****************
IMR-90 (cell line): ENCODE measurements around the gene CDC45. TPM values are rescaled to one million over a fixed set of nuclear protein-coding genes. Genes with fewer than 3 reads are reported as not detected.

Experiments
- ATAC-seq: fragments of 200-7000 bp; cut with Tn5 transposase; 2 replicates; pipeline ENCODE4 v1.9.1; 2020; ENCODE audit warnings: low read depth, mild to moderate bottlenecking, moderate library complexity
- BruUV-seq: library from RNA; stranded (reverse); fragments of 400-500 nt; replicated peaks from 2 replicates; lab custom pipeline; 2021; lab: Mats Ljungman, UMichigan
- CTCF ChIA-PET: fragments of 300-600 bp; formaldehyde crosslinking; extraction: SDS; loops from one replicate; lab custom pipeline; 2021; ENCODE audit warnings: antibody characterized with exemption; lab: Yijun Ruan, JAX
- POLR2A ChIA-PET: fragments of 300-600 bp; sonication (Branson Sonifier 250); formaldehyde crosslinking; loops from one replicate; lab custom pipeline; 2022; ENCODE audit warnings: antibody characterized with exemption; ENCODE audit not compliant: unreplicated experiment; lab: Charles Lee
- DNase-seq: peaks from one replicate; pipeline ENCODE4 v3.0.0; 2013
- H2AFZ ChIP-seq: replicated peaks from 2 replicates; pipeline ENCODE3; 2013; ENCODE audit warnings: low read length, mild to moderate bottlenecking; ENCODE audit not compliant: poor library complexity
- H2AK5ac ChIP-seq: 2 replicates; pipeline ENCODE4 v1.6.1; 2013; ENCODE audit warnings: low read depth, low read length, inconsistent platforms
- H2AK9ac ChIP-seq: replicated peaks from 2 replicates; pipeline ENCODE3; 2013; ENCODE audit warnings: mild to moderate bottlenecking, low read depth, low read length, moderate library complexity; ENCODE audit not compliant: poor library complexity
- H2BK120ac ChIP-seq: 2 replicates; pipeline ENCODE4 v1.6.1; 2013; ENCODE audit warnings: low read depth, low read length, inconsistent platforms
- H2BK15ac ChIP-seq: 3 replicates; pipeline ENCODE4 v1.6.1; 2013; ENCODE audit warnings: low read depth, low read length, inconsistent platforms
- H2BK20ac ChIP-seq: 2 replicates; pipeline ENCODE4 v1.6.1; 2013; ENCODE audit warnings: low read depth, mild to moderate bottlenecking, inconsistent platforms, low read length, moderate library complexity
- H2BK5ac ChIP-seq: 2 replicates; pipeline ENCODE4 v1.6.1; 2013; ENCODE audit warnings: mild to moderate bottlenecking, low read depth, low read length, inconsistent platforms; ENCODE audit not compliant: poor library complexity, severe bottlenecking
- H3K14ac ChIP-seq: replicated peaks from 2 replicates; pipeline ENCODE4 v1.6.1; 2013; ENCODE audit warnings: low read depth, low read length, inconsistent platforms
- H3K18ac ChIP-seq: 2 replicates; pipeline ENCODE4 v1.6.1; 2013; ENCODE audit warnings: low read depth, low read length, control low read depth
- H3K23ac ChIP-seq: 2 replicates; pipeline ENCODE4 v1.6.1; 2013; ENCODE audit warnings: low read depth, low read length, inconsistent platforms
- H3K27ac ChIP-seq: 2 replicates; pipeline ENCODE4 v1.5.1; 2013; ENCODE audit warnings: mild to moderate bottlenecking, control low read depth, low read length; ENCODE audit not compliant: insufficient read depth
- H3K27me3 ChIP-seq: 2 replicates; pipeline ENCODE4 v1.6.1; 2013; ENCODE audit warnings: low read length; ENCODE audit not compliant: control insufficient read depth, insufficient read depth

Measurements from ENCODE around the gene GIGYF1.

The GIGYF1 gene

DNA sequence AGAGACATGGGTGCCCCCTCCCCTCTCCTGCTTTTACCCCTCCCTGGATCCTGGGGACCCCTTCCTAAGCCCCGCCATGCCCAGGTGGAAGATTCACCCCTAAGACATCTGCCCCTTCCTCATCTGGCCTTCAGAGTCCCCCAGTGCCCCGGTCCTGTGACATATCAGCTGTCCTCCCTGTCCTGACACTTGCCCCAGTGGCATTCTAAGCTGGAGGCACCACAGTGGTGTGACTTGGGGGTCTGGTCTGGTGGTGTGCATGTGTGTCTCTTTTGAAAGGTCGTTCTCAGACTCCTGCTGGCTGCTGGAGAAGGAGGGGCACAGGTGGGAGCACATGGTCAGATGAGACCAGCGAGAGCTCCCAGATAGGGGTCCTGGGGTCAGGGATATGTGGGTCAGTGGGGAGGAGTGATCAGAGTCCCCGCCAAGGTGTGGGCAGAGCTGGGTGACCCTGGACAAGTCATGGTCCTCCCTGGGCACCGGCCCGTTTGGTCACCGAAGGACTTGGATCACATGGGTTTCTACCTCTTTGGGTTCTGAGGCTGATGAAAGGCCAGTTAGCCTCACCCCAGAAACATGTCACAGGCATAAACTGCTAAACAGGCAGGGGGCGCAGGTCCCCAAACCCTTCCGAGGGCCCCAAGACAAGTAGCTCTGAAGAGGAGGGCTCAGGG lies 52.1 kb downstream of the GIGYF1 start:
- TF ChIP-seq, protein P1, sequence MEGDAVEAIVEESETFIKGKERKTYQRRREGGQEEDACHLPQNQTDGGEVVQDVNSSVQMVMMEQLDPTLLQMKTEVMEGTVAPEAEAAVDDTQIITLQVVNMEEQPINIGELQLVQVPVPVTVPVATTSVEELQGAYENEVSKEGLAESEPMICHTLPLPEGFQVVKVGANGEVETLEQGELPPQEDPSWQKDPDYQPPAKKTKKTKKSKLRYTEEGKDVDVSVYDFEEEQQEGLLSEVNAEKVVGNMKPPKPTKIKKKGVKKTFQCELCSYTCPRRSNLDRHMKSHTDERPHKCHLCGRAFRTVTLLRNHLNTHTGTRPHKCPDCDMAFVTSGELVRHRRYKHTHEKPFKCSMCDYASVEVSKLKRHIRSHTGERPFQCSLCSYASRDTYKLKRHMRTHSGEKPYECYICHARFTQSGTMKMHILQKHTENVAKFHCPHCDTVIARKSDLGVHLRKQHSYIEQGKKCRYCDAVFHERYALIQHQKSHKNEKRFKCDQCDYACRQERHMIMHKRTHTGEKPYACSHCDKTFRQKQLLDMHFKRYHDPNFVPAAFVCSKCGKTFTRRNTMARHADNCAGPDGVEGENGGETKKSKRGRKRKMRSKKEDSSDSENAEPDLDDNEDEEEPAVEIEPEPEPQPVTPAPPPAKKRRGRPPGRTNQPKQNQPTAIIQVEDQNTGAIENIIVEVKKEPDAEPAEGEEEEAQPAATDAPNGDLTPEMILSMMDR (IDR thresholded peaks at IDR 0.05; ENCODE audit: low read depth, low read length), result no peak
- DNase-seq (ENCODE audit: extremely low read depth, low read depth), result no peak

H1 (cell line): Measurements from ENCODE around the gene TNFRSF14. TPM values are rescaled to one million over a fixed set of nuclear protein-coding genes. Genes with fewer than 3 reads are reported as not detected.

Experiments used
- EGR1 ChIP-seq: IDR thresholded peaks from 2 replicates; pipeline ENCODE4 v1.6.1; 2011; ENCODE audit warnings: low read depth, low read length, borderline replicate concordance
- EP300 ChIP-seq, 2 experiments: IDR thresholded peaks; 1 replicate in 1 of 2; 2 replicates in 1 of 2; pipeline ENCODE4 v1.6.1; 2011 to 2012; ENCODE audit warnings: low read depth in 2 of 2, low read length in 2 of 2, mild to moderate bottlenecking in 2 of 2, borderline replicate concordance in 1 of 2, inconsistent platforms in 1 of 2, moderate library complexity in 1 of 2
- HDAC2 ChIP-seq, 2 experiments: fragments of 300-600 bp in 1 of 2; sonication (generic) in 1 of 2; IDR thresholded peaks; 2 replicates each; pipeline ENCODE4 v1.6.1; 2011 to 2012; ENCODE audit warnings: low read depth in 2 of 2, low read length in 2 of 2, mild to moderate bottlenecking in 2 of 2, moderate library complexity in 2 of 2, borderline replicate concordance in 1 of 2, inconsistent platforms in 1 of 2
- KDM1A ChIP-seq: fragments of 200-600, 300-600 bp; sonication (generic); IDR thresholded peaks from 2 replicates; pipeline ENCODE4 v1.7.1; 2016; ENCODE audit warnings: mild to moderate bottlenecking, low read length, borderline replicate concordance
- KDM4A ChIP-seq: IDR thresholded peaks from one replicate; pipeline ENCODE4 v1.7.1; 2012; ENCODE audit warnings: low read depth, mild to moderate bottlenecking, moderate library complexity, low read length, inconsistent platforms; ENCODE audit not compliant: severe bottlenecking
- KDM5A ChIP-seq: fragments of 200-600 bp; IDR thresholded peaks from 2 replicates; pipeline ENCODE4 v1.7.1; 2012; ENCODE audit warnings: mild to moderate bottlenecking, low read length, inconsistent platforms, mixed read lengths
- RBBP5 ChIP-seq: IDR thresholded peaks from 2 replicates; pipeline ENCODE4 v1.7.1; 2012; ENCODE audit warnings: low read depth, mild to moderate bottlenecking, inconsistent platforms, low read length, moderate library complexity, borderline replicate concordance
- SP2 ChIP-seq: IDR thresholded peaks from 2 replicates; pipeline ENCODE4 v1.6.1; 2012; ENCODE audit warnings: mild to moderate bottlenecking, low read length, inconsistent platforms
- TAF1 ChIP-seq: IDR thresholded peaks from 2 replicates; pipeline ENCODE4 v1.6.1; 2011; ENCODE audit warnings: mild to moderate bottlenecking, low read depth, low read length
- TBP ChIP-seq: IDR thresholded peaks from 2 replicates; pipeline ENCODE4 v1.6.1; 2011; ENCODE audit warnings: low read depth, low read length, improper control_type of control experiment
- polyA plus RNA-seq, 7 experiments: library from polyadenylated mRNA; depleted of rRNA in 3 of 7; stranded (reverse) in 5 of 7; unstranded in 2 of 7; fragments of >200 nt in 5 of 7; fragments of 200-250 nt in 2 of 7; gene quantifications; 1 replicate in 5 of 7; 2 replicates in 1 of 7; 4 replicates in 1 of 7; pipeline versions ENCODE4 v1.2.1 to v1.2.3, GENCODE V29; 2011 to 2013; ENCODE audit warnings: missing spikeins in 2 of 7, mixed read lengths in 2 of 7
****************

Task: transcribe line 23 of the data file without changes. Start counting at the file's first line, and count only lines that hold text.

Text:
- TF ChIP-seq, protein P1, sequence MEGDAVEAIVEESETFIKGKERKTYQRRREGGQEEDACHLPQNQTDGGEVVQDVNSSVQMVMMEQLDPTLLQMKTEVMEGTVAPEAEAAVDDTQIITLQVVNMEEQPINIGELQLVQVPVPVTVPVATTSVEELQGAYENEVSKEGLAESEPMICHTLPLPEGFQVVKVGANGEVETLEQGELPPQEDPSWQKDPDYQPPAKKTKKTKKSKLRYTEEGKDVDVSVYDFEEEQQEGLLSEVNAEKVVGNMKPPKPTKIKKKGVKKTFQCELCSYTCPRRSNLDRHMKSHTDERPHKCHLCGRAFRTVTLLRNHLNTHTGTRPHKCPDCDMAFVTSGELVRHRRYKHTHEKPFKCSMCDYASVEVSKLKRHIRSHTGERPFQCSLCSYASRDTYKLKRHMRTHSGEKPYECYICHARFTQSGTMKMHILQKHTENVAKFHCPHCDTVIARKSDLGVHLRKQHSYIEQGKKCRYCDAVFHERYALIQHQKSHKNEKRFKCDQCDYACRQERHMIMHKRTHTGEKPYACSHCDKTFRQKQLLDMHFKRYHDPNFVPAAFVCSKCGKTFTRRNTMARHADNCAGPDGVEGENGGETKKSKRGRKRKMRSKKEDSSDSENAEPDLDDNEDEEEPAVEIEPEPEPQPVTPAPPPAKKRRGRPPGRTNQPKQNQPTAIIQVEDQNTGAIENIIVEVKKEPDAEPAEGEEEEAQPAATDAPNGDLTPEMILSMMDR (IDR thresholded peaks at IDR 0.05; ENCODE audit: low read depth, low read length), result no peak